Maurice de Silva
A funeral service for former sportsman and Sri Lanka rugby player Maurice de Silva will be held on Tuesday, February 9, at 11am at St Bridget’s Catholic Church in Brisbane followed by his burial after he passed away last week at the age of 83 having suffered a massive stroke and was hospitalized.
Maurice was one of the most popular players to grace the Sri Lankan rugby fields and was widely regarded as one of the greatest centers in the history of the island’s rugby who was a star among stars. He was famous as the mystery and miracle man and learnt his rugby at St. Peter’s College and later played for Havelock SC, Kandy Lake Club and Sri Lanka.
He was a player who made waves in the late 1950s,1960s and early 1970s with his natural talent and his coaches were amazed with his play and ability to read the game.
More importantly, his penchant to create mayhem in his opponents’ camp be it at school, club or national level with his running rugby made him special. He was one of the top players at Havelock SC and in the mid 1960s he was invited by EW Balasuriya to coach the Kandy Lake Club.
Being a playing member of the team Maurice de Silva strode a glorious path in his rugby career starting with St. Peter’s College in 1954 from where he moved to Havelock Sports Club and in the year 1963 joined Kandy Lake Club. He played in the “B” division tournament organized by the Ceylon Rugby Football Union and within three years helped the club with his wide experience to win the “B” division title and gain a promotion to “A” division.
Maurice played mostly on the wing, but later in Kandy he played as inside three-quarter alongside the famous Didacus de Almeida. Both of them ran rings around the other clubs in elevating Kandy Lake Club to the ‘A’ division. He was a mastermind with great potential and skill levels using his experience to unleash a game plan to suit the team and play to their strength.
Rugby was not the only sport that Maurice indulged in as he was also a top cricketer, boxer and athlete during his school days.
What was most interesting was that except for Farouk Dole, Niyas Majeed (St. Anthony’s) and Alex Larzarus (Trinity) all other players had no rugby experience at all, but responded to Maurice’s coaching and played the game with a lot of fire.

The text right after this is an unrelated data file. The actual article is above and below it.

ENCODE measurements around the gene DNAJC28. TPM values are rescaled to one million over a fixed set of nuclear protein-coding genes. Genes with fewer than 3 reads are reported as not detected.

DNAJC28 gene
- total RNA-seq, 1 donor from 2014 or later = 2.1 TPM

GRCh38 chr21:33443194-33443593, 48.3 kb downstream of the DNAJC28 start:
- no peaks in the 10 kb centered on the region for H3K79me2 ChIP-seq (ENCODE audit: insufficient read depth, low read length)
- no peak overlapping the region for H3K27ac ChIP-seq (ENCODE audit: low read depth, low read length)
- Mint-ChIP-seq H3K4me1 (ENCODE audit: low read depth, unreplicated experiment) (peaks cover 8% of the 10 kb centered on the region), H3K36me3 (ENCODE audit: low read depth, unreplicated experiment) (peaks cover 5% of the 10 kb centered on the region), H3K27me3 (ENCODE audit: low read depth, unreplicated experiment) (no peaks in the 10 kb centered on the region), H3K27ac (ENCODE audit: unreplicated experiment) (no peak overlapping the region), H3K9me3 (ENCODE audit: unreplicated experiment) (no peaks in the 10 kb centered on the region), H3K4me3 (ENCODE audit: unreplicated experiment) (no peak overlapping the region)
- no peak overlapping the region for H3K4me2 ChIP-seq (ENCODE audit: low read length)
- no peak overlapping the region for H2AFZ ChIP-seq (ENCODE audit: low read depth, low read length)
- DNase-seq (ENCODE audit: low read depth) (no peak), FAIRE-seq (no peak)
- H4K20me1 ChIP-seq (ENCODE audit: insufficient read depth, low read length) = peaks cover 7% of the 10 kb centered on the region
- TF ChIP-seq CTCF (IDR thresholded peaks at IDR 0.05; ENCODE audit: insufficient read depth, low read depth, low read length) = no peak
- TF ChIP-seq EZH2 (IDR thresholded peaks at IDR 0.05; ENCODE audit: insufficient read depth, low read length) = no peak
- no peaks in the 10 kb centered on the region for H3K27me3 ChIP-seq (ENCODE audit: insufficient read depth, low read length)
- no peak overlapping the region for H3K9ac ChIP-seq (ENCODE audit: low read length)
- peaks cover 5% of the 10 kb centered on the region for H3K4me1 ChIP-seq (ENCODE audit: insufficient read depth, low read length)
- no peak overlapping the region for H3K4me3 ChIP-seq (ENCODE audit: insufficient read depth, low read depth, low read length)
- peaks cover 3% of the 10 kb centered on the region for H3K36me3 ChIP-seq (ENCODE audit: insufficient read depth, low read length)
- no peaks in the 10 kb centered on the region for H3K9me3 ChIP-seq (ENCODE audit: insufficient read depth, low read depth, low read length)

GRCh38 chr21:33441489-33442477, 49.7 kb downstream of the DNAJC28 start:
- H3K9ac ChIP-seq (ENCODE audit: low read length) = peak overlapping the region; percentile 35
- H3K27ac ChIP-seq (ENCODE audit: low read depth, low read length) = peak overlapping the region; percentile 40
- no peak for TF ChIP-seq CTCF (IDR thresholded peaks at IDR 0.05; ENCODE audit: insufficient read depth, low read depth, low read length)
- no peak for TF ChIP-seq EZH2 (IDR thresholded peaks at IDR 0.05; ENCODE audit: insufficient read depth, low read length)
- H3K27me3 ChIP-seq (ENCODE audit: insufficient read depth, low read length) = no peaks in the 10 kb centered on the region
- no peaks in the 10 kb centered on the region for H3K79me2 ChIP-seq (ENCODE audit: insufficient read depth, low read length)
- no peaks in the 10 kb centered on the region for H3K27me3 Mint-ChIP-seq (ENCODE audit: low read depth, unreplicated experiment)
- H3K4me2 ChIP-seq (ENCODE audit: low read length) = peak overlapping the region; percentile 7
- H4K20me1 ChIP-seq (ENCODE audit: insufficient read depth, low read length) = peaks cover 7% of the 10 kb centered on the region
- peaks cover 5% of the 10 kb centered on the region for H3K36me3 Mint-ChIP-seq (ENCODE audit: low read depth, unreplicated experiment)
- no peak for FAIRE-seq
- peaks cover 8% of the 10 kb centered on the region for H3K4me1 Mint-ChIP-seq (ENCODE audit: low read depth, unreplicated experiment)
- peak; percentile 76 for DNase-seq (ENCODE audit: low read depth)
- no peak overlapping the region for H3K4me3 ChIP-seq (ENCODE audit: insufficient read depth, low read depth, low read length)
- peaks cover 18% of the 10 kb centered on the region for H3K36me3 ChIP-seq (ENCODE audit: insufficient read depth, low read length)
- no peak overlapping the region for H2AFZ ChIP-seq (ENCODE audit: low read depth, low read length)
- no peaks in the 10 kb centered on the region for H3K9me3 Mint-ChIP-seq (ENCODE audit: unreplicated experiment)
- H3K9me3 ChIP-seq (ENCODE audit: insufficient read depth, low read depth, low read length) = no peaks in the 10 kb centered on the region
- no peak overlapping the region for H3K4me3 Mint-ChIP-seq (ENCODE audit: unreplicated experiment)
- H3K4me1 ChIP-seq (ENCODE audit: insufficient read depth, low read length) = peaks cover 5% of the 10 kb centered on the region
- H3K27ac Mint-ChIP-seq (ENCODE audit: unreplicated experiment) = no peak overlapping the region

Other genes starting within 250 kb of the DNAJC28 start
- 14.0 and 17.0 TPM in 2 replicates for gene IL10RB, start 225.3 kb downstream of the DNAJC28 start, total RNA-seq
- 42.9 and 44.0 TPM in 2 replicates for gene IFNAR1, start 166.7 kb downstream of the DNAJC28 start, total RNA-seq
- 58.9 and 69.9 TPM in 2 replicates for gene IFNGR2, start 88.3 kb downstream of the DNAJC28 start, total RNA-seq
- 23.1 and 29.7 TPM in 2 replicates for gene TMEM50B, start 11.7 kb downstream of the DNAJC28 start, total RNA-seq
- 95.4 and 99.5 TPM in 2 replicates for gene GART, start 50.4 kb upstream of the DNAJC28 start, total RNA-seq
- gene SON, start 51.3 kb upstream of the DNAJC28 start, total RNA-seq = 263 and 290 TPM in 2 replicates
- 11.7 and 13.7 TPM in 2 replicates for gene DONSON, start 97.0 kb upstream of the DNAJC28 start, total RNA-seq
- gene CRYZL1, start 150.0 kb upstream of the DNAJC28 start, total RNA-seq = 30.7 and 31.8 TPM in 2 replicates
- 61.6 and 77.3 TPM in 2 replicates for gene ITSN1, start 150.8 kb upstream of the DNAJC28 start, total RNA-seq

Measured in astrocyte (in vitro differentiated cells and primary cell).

In cricket while in Kandy, he was invited by St .Anthony’s College and was their coach in the 1970s and under his guidance in 1972 the Antonians beat their traditional cricket rivals Trinity College for the first time.
Maurice modelled his rugby on the lessons he learnt from his uncle Archibald Perera, the ace and legendary Peterite coach. In playing for the country, Maurice paired off with Nimal Maralande and in those days the rugby greats believed fervently that rugby was a running game and it was not rugby not to run. He was known for the art of chip-kicking and punting and sometimes even used his knee to chip-kick.
Some of his teammates at Havelocks were Hubert Aloysius, Nimal Maralande, Dickie Jayatilleke, YC Chang, Ken de Joodt, Mike de Alwis, Condrad Ephramus, Maurice Anghie, Trevor Anghie, L. Sumanasekera and Gamini Fernando.
When he enrolled at Kandy Lake Club as coach and player he had Farook Dole, Niyaz Majeed, Alex Lazarus, D. Ettipola, Tony de Sylva, George Thambiraja, Maurice Windus, Carl Fernando, Nihal Jayatilleke, Hector Galuge, Jadi Dissanayake, Izwan Omar, Didacus de Almedia, and Shafi Jainudeen.
With his expert coaching and playing within three years he helped Kandy Lake Club gain promotion to ‘A’ division which was extremely creditable and the happiest man was EW Balasuriya.